The rule provides for two instances in which a person who has been served with a notice of appeal either before the institution of
an appeal or after the appeal has been filed can take to have the notice or the appeal itself struck out. The first instance is where
the person claims that no appeal lies. The second instance is where the person claims that no essential step has been taken in the
proceedings or has not been taken within the time allowed by the rules.



The case for the applicant as we understand it is that no appeal lies because the subject matter of the intended appeal has been
overtaken by events. The event or the events in question are that Miscellaneous Application No.39/01 was heard and determined by
the High Court so the applicant can no longer be heard. No authority was cited to us in support of that contention.

On the other hand, the respondent contends that he has a right of appeal which is a statutory one.



This court has had occasion to judicially consider a matter where the subject matter of the suit has been overtaken by events in
the case of Uganda Electricity Board v Charles Kabagambe- Civil Appeal No.58/2000.

The brief facts were that Charles Kabagambe sued Uganda Electricity Board in High Court Miscellaneous Application No. 928/99 for
wrongful dismissal. Before the said application was heard, he filed Miscellaneous Application No.1074/99 seeking a temporary injunction
to restrain the Board from evicting him from the residential premises until the disposal of the main suit. The injunction was granted
on 24th August 2000. The Board was aggrieved by the decision and filed Civil Appeal No.58/2000.

On 19th December 2002 the High Court gave its ruling in Miscellaneous Application No.928/99 –thus ending the temporary injunction.

When the appeal came up for hearing, counsel for Kabagambe raised a preliminary objection and submitted that there was nothing the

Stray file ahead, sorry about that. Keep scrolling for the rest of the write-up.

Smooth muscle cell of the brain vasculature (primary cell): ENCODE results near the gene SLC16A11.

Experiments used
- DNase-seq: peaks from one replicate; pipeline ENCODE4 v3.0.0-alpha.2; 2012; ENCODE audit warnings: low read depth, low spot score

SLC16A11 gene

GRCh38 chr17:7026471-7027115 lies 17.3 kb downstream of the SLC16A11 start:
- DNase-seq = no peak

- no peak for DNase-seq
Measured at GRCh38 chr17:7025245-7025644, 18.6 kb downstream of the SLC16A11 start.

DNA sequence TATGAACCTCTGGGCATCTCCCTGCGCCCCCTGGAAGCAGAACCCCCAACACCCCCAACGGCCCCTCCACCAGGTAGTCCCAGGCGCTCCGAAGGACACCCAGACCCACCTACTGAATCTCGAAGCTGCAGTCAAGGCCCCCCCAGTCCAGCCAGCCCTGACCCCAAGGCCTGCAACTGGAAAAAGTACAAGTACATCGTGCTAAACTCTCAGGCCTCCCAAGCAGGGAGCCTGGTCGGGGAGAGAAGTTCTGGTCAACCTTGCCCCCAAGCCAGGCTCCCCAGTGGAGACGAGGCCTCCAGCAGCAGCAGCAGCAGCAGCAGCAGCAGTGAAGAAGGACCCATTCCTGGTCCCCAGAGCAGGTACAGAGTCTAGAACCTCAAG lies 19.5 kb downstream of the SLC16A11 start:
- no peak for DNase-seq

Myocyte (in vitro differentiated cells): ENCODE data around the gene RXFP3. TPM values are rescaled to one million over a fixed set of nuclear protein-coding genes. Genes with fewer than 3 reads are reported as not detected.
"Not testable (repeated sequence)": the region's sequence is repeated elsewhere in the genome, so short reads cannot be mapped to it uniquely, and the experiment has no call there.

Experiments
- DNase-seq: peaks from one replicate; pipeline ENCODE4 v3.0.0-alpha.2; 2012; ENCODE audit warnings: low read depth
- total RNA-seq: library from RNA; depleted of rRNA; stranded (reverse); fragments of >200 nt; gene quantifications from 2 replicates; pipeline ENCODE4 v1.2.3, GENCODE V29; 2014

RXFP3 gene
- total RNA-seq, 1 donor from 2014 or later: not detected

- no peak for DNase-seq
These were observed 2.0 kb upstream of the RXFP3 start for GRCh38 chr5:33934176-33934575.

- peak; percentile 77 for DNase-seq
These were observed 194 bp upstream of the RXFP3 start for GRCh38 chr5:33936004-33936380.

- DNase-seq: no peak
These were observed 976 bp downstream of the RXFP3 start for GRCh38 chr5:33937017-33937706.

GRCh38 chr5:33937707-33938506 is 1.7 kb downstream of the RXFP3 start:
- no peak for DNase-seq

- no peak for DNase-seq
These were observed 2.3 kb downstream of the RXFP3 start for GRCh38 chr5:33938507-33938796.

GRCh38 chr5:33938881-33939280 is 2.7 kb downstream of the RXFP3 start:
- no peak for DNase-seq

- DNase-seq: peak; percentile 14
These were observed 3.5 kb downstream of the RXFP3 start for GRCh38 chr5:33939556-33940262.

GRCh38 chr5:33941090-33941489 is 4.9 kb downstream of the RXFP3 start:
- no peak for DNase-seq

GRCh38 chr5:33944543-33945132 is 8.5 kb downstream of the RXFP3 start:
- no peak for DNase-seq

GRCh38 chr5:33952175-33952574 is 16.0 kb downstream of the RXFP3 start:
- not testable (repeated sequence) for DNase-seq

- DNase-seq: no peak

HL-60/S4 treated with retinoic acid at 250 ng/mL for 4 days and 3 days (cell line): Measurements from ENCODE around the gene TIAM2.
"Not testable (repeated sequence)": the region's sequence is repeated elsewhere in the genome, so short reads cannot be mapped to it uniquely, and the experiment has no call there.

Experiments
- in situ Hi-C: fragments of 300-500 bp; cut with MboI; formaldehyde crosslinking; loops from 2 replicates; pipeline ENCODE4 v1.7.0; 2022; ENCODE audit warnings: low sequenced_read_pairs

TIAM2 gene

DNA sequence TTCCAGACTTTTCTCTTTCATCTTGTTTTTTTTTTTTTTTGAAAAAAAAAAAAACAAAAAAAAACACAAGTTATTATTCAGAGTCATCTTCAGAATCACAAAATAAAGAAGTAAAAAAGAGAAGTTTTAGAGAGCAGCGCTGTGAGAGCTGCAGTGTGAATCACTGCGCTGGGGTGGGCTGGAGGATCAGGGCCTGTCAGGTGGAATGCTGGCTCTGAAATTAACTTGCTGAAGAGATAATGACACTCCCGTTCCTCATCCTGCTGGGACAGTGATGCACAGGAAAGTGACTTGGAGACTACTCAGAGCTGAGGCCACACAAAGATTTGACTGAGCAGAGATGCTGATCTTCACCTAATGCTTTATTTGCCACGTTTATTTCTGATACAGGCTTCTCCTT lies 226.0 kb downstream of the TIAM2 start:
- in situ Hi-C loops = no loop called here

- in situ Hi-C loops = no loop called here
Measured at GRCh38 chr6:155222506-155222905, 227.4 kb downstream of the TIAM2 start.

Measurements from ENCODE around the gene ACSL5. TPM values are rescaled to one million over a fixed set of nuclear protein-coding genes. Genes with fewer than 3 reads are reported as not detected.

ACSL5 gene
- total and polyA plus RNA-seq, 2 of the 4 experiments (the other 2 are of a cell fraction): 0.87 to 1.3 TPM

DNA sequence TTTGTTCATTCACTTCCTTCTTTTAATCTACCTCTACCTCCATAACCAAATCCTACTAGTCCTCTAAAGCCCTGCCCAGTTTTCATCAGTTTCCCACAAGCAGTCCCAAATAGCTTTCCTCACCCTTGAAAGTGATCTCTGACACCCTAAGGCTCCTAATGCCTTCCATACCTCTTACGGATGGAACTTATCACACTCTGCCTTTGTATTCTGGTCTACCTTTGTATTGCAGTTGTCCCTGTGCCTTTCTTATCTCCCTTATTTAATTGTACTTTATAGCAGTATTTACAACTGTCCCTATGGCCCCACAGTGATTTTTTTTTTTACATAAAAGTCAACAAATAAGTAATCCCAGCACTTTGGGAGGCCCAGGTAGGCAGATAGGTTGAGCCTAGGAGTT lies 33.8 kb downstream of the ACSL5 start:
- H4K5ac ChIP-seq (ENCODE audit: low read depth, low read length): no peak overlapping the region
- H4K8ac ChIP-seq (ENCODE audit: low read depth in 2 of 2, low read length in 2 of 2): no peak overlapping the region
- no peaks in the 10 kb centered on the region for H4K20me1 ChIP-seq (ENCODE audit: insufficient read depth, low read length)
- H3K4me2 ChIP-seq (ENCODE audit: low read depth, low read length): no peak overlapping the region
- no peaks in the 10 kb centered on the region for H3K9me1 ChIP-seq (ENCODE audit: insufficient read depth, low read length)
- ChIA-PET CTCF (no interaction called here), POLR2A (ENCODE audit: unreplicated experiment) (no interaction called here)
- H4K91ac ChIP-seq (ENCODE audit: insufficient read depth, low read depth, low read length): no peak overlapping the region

appellant was appealing against as the injunction was vacated when the application was heard.

Counsel for the Board did not agree. He submitted that the appeal was against the whole ruling. He argued that the ruling sets a
bad precedent which the court should reverse. He argued that there was no law to prevent the appeal from being heard. He implored
court to hear the appeal for academic purposes.



In upholding the preliminary objection this court said:

“According to the memorandum of appeal the order sought is:

The temporary injunction granted to the respondent refraining(sic) the appellant from evicting the respondent from the appellant’s
property comprised in plot 8 Windsor Crescent Kololo be discharged.

The appeal has obviously been overtaken by events. The relief sought was realized before the appeal was heard. There are no more
reliefs to be granted by this court.”

On whether the court can hear the appeal for academic purposes, the court said:

“It is a well known principle of law that courts adjudicate on issues which actually exist between litigants and not academic
ones. See Uganda Corporation Creamaries Ltd &another v Reamaton Ltd. Civil Reference No.11of 1999, Court of Appeal(unreported).



In the instant application, we have had the benefit of looking at the memorandum of appeal which the respondent herein filed in Civil
Appeal No.78/02. The appellant’s major complaint was the refusal by the trial judge to grant him leave to be heard. He is seeking
the following reliefs and orders:

1.      
The appeal be allowed and the appellant be heard on merits in Miscellaneous Application No.39 of 2001.

2.      
Miscellaneous Application No. 39 of 2001 proceeds on merits before another Judge.

3.      
Costs of the appeal and the Court below be awarded to the appellant.



The reliefs which the respondent is seeking on appeal cannot be granted because there is no live dispute between the parties. Courts
do not decide cases for academic purposes because court orders must have practical effect and must be capable of enforcement. The
determination of Miscellaneous No.39/01 by the High Court drove the respondent’s case into a limbo of legal mootness.



Considering the facts of the entire case we allow the application and strike out Civil Appeal No.78/2002 with no order as to costs.



Dated at Kampala this…20th ..day of…February…..2008.



L.E.M.Mukasa- Kikonyogo

Deputy Chief Justice





S.G.Engwau

Justice of Appeal





C.K.Byamugisha

Justice of Appeal